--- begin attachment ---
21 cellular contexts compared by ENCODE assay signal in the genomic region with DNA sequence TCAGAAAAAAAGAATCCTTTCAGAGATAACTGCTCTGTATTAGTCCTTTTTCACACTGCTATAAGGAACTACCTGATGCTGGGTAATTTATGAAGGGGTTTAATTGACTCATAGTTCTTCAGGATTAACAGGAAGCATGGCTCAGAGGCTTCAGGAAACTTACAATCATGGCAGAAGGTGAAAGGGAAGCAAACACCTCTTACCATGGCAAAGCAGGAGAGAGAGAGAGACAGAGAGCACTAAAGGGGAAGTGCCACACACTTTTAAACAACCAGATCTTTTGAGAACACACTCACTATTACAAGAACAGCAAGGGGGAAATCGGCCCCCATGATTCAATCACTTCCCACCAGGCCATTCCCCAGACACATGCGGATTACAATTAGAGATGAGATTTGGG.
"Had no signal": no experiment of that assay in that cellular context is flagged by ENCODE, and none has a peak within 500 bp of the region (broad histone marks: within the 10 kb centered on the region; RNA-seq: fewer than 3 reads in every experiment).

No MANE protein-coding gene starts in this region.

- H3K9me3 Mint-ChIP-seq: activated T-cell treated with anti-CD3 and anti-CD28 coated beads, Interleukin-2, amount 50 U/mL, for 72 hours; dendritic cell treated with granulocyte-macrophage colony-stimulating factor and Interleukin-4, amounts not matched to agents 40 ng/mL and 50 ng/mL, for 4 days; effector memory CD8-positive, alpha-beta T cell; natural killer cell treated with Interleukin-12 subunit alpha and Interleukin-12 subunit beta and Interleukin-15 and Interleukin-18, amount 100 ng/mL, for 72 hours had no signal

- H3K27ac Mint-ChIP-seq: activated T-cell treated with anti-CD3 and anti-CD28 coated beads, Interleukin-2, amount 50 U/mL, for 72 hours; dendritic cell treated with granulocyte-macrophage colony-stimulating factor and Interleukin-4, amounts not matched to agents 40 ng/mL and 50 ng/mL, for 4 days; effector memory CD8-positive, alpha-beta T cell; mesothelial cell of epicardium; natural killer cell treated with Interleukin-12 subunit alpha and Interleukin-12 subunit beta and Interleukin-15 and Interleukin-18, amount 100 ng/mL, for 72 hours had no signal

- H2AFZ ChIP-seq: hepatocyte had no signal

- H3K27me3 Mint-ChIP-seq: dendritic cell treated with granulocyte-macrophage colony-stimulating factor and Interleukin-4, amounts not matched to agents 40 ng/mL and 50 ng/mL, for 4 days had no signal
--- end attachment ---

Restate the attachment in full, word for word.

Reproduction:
21 cellular contexts compared by ENCODE assay signal in the genomic region with DNA sequence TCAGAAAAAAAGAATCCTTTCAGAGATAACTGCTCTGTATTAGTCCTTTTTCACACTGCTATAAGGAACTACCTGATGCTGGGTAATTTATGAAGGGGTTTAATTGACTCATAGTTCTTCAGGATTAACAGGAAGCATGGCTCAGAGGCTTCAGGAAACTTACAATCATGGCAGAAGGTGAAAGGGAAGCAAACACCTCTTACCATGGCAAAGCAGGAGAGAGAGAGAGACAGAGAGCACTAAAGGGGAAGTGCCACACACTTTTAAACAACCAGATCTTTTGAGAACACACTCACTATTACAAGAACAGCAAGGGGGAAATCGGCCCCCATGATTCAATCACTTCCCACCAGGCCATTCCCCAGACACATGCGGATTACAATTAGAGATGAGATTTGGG.
"Had no signal": no experiment of that assay in that cellular context is flagged by ENCODE, and none has a peak within 500 bp of the region (broad histone marks: within the 10 kb centered on the region; RNA-seq: fewer than 3 reads in every experiment).

No MANE protein-coding gene starts in this region.

- H3K9me3 Mint-ChIP-seq: activated T-cell treated with anti-CD3 and anti-CD28 coated beads, Interleukin-2, amount 50 U/mL, for 72 hours; dendritic cell treated with granulocyte-macrophage colony-stimulating factor and Interleukin-4, amounts not matched to agents 40 ng/mL and 50 ng/mL, for 4 days; effector memory CD8-positive, alpha-beta T cell; natural killer cell treated with Interleukin-12 subunit alpha and Interleukin-12 subunit beta and Interleukin-15 and Interleukin-18, amount 100 ng/mL, for 72 hours had no signal

- H3K27ac Mint-ChIP-seq: activated T-cell treated with anti-CD3 and anti-CD28 coated beads, Interleukin-2, amount 50 U/mL, for 72 hours; dendritic cell treated with granulocyte-macrophage colony-stimulating factor and Interleukin-4, amounts not matched to agents 40 ng/mL and 50 ng/mL, for 4 days; effector memory CD8-positive, alpha-beta T cell; mesothelial cell of epicardium; natural killer cell treated with Interleukin-12 subunit alpha and Interleukin-12 subunit beta and Interleukin-15 and Interleukin-18, amount 100 ng/mL, for 72 hours had no signal

- H2AFZ ChIP-seq: hepatocyte had no signal

- H3K27me3 Mint-ChIP-seq: dendritic cell treated with granulocyte-macrophage colony-stimulating factor and Interleukin-4, amounts not matched to agents 40 ng/mL and 50 ng/mL, for 4 days had no signal